Anna and the ladies looking for Dags

The women gestured for Anna to sit down and join in.  While Andrew was allowed to take some photos.  This is unusual as most women are against photos.  So here is Anna sitting on the wet sides moving her hands around in the water looking for dagsand washing out the dirt.  The young children running around or staring at us,and all the guys laughing.  Then the invite for Chai came, and we had to move into the shade.  This was good, as it was still hot.  We refilled our water bottles from the spring, which was refreshingly cool, and headed over to the tree to talk to the men.  This was good.  There was a 33 y/o and a few older gents,and we had a great time drinking tea and getting taught arabic words.  The bread and vegetables came out, and they would not let us say no.  So we were now munching away and drinking tea.  We did not want to interrupt their day too much, so we made our apologies.  Still we were not allowed to leave.  We had not had three cups of tea yet.  After the third cup we were allowed to leave.  Going back up to the well, we made our goodbyes to the women and headed down the stairs.  At the bottom was a group of young men.  They invited us over for watermelon, but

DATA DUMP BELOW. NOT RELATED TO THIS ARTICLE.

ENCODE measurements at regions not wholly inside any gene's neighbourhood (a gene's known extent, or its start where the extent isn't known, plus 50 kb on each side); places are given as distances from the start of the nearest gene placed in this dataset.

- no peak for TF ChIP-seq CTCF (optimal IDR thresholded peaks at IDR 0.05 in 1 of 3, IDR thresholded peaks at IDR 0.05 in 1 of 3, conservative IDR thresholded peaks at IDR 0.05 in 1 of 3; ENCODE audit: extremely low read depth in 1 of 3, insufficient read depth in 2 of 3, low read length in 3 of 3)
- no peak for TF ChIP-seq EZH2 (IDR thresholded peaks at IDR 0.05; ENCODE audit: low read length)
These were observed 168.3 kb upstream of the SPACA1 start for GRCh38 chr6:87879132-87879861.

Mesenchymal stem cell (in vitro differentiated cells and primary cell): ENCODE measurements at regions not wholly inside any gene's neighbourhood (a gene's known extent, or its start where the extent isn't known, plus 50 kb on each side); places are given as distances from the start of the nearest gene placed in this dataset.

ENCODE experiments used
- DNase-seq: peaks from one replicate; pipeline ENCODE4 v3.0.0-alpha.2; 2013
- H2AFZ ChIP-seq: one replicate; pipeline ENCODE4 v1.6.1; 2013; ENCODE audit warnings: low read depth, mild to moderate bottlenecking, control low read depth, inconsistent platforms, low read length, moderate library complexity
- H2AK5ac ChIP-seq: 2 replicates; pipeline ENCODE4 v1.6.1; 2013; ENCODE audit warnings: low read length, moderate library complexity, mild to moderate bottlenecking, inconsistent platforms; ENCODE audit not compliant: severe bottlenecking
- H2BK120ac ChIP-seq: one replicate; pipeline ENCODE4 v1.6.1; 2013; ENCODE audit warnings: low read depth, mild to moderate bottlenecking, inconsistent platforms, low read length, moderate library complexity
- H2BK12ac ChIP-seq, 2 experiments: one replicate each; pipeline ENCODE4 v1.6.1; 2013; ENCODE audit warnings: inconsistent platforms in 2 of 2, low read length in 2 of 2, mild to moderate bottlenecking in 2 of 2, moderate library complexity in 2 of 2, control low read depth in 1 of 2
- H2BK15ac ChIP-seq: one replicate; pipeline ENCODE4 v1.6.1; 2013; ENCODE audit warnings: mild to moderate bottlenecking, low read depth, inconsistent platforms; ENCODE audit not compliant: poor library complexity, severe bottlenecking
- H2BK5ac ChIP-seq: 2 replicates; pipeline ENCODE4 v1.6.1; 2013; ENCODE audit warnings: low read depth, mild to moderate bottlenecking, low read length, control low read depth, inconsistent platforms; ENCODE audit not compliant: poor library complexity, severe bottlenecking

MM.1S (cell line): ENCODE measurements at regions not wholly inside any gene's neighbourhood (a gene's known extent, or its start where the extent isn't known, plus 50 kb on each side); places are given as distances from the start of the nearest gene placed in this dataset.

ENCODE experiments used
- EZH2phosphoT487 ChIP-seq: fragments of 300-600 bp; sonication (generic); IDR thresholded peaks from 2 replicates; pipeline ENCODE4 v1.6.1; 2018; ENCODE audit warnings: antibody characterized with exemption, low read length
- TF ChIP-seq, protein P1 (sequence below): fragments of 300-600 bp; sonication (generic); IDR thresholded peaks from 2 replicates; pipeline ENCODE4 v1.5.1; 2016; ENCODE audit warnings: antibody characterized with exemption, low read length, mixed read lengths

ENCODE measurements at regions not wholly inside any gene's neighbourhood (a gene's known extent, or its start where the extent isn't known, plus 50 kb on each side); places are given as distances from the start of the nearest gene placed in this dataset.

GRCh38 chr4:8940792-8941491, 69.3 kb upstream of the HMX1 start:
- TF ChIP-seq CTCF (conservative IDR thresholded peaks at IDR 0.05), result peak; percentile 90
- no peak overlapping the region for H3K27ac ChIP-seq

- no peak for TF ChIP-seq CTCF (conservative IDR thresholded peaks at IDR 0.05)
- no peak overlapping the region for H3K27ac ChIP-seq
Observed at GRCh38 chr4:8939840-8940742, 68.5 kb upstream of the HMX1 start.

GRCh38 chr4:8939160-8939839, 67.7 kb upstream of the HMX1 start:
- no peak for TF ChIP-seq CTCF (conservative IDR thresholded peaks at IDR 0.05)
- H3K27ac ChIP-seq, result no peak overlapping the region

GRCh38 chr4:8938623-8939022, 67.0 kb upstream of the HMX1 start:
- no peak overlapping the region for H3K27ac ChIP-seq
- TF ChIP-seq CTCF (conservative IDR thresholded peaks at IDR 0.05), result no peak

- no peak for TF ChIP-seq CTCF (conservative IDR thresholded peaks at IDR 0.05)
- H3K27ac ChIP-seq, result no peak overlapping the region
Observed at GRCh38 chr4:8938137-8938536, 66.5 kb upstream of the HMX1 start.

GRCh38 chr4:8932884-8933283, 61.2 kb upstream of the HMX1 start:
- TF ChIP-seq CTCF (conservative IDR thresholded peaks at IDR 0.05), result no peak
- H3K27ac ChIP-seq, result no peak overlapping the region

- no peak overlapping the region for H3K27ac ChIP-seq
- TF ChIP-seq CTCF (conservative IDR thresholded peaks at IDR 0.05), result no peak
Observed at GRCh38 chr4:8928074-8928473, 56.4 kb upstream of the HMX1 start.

Leave me alone already!

Anna had seen a donkey and was blind to anything else.  She grabbed the camera and went over to snap some photos while Andrew got introduced to everyone.  This was a lot of fun, and we thought the donkey would look good with sunnies on.  Anna politely declined a ride on the donkey, as it had just brought up a load of wool or something, and needed a break in the shade, and we moved on.